Little Shop Of Horrors – Audrey II plants for every home – VideOdyssey vintage film review

Posted on 19 October 2021
By Andy Johnson
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“Does this look inanimate to you, punk?”

The dark moment where a plant inspires it’s owner to murder, through joyous songs and promises of obtaining fame and riches, has to go down as one of the most compelling partnerships in celluloid history.

Seymour discovers this odd looking little pot plant after a total eclipse of the sun, where she has beamed down to Earth, with yet unknown, but nefarious intentions.

Audrey II’s lavish pink lips beguile Seymour and sway him towards providing a steady stream of bloody treats, so she can grow, thrive and continue to enthral the world with her mysterious flytrap beauty.

Seymour sells his soul to this alien invader for a pocketful of dreams and a chance to get the girl. What would you do to make your dreams come true? Would you chop people up and feed them to a plant?

Lying in bed in the Skid Row basement of Mushnik’s, which has been his home since he was rescued from the local orphanage as a boy by flower shop owner Mushnik, Seymour Krelbourne allows himself to fantasise about escaping Skid Row.

Soon the girl of his dreams is dousing him in attention and he is the toast of New York, with people queuing round the block for a glimpse of ‘that strange and unusual plant.’

The on screen chemistry between Rick Moranis and Ellen Green carries the film forward – as you will them to break free, despite the evil lows that Seymour stoops to in order to provide suppertime for Audrey II.

The musicality of the film is a constant delight. Audrey II is voiced by the late great Levi Stubbs, who was a member of the Motown quartet the Four Tops and brings a sultry soulful edge to Audrey’s musings and crooning.

The descent into darkness by Seymour is dizzying. Soon he’s featured on the front cover of Time magazine with Audrey ii and a shrewd businessman is offering to take cuttings and put baby Audreys into every home in America.

This has been the carnivorous plant’s plan all along. To take over the world, one home at a time. But only in the alternate ending is Seymour made to face the music and pay the price for his murderous deal with the demonic seed.

During production, director Frank Oz shot an elaborate 23-minute alternative ending, which features a dramatic Godzilla-like take over by Audrey II’s, who run amok across New York.

But audiences at the preview screenings didn’t react well to it and the ending was rewritten and re-shot for the film’s release with a happier ending.

Seymour gets his girl and there is only a veiled threat of the baby Audreys making their way into Americans homes.

Made by the Muppets supremo Frank Oz, the dexterity and puppetry prowess in this film make this a masterpiece of modern cinema alone.

The scene where Audrey II uses his vines to phone Audrey and tempt her back to the shop to be devoured is a delight to behold.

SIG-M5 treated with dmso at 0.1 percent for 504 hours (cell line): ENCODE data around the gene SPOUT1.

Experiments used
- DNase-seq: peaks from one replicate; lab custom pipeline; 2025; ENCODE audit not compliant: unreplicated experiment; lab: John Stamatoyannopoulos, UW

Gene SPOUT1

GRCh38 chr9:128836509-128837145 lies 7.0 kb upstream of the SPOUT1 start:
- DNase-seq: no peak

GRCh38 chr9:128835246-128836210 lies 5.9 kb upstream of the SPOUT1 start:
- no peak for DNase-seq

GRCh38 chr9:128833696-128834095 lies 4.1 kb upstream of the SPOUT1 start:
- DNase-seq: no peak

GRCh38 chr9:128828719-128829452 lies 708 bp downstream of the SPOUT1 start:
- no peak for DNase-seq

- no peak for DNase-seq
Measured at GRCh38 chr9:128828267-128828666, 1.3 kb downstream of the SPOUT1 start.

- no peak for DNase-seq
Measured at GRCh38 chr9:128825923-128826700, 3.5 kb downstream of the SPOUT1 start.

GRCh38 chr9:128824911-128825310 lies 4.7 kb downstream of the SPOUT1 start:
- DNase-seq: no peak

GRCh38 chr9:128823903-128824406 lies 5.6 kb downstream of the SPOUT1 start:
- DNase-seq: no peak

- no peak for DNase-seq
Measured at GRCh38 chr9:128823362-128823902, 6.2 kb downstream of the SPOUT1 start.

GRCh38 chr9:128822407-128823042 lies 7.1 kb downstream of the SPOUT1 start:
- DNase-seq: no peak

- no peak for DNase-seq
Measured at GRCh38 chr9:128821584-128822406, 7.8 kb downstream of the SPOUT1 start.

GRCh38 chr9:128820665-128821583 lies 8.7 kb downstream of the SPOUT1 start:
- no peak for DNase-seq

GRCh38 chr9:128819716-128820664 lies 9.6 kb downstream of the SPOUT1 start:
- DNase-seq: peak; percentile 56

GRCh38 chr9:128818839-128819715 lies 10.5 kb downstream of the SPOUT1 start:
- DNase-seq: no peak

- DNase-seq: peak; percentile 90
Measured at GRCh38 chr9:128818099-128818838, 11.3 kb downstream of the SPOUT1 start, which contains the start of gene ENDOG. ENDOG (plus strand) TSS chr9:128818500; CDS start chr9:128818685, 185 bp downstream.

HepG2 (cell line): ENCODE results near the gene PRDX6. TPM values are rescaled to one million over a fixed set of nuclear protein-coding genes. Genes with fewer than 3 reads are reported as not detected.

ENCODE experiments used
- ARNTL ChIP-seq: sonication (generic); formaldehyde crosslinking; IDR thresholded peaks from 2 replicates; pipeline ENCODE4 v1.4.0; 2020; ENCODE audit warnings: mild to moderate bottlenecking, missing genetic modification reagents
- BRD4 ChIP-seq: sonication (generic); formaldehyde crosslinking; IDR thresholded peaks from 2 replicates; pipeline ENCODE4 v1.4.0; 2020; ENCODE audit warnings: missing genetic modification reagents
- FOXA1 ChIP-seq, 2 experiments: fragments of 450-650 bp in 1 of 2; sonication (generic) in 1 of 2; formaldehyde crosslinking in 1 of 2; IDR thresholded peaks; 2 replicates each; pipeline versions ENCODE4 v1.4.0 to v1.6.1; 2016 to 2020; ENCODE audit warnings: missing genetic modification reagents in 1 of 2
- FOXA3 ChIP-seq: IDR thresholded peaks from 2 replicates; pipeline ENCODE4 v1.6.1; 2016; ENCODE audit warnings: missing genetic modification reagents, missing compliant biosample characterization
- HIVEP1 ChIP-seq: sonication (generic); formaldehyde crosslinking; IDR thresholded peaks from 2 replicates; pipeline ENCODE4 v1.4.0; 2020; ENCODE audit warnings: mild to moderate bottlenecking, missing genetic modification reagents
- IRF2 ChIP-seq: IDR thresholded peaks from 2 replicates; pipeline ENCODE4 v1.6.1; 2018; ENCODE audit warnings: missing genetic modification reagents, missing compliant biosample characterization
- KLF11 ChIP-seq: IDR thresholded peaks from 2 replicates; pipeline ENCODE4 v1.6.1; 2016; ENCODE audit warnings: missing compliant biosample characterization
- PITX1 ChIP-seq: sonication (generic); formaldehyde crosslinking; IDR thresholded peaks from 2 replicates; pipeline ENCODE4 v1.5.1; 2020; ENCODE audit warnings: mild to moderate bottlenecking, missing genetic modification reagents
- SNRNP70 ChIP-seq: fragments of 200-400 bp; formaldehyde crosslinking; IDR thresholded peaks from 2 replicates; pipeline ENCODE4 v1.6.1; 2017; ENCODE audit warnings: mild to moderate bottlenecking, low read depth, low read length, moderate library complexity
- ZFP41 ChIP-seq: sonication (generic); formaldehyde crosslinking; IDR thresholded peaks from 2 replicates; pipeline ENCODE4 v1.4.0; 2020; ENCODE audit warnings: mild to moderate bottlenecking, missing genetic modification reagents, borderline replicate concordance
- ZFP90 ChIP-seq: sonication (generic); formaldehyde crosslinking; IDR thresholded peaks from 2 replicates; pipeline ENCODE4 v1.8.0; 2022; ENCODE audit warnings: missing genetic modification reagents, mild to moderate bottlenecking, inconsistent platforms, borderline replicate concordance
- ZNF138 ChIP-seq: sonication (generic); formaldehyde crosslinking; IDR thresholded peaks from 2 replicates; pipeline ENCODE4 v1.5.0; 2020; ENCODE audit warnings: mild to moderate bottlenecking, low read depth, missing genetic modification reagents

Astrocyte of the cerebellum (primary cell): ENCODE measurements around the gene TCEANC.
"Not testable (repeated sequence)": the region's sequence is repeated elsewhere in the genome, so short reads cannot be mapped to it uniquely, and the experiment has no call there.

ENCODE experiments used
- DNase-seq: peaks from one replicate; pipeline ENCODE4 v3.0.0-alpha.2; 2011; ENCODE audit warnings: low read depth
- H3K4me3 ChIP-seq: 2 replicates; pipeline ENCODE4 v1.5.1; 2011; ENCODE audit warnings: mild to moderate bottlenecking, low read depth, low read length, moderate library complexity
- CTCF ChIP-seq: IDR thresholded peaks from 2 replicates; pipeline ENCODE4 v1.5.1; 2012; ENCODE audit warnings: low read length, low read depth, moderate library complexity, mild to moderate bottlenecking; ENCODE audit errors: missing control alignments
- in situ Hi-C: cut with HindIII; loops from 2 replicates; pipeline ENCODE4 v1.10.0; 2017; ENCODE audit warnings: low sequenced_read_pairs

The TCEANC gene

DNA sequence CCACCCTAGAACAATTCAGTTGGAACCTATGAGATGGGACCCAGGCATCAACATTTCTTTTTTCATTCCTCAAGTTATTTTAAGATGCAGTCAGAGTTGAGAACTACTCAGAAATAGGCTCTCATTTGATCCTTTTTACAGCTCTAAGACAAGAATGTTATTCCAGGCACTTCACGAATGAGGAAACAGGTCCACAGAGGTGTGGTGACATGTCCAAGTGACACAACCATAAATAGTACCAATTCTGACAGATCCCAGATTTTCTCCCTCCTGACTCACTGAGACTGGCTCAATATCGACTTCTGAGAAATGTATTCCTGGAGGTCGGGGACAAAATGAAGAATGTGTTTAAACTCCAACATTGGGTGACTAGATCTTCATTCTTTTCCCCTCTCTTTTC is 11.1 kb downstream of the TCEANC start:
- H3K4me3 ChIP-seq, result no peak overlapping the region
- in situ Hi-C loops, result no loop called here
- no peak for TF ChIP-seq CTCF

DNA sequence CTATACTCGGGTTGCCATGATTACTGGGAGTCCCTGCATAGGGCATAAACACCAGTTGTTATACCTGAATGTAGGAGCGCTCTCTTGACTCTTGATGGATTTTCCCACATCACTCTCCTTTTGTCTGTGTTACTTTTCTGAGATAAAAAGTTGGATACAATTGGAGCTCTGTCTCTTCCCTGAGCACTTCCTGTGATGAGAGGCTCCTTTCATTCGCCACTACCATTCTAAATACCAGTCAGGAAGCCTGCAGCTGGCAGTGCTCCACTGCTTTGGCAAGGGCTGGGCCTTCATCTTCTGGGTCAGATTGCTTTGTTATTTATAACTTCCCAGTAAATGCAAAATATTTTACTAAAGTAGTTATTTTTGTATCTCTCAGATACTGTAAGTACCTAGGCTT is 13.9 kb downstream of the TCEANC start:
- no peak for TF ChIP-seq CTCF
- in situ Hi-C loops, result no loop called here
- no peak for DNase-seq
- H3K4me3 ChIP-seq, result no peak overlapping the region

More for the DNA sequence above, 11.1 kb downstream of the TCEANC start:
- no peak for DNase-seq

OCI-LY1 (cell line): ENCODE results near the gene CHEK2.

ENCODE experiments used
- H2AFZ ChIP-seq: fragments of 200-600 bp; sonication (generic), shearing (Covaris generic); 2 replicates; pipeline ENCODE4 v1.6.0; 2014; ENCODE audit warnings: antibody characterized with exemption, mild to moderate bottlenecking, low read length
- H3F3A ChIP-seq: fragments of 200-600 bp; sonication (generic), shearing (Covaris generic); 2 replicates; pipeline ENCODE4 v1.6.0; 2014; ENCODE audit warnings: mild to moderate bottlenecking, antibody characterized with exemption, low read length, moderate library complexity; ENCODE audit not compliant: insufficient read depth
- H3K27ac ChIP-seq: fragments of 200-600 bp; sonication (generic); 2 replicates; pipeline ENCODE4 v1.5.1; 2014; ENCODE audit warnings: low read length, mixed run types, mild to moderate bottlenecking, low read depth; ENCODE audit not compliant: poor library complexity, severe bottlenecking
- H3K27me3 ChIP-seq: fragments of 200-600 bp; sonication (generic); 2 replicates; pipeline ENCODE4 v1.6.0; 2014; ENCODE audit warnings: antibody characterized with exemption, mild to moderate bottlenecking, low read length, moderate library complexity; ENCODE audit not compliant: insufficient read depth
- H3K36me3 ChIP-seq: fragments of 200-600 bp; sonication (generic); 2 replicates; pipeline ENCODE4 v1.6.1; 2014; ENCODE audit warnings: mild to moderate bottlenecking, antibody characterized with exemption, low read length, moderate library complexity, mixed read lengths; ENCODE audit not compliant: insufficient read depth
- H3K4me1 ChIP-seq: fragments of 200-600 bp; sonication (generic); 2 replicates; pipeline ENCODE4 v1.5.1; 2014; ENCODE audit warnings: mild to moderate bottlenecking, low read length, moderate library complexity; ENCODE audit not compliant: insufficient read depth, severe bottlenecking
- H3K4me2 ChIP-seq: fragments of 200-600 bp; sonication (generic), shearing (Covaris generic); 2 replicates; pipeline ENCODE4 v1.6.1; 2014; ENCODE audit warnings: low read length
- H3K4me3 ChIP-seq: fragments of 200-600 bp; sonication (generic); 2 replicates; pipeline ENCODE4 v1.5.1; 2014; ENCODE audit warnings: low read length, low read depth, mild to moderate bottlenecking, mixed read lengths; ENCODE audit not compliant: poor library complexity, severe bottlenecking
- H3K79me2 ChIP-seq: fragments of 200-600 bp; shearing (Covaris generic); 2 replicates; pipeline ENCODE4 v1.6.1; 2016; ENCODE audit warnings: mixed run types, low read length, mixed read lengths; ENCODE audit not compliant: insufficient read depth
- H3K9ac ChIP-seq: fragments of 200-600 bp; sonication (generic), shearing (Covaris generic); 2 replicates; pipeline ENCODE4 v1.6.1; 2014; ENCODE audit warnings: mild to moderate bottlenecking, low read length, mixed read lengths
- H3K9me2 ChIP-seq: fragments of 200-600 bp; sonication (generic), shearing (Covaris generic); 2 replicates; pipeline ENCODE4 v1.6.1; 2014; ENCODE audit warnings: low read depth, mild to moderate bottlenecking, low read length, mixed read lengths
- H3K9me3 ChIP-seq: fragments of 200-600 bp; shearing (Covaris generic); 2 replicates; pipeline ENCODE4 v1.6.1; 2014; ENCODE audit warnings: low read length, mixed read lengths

There are many welcome laughs from a host of comedy supernova cameos including Steve Martin, John Candy and Jim Belushi, which provide a much needed comic relief to the increasingly dark subject matter.

We are also treated to a blistering performance from Bill Murray as a sadomasochistic dentist’s patient. In his first film appearance following a self imposed exile from Hollywood after the success of Ghosbusters.

Bill had been away in Paris studying philosophy, before warming up for a starring role in Scrooged with this strange little turn.

Talking with plants has long been considered a good method for making them grow. Stephen Speilberg embraced the motif in the 80s, for one of his short Amazing Stories TV films.

Featuring a plant called Lucy who writes captivating comedy scripts and makes her owner a star. Sounds familiar.

Little Shop Of Horrors was shot on location at the world-famous Pinewood studios in England. Eagle eyed viewers can spot many famous faces – including Red Dwarf’s own Danny John Jules aka Cat featuring in the Doo Wop group outside Chang’s flower shop, where Seymour first finds Audrey II.

There’s something magical in this film, especially the musical elements and watching them come to life, which we have been thrilled to do in our studio cinema with our immersive Little Shop of Horrors experience, complete with Auderey II photo opp at Mushnik’s Flower Shop and a team of improv actors playing the film’s characters.

VideOdyssey’s very own Auderey II is currently sleeping – awaiting a new audience at the new immersive show dates.

So please stay tuned for when we can have everybody back in the studio cinema safely, for a new celebration of this musical extravaganza.

Meanwhile, want to own a baby Audrey II? You can get your hands on a little beauty from our shop, to plant in your own home. Handmade by master prop maker Nick Molloy, the baby Audreys are available on our VideOdyssey Etsy store.

Want to watch Little Shop Of Horrors the way nature intended? Come and rent a copy from us or watch it with your friends and family in one of our private screening rooms.

“The guy sure looks like plant food to me!”

Top rated on AirBnB experiences in Liverpool, VideOdyssey was also recently listed on Time Out Magazine’s Film Fans must visit bucket list.

Check out the VideOdyssey Studios website for more info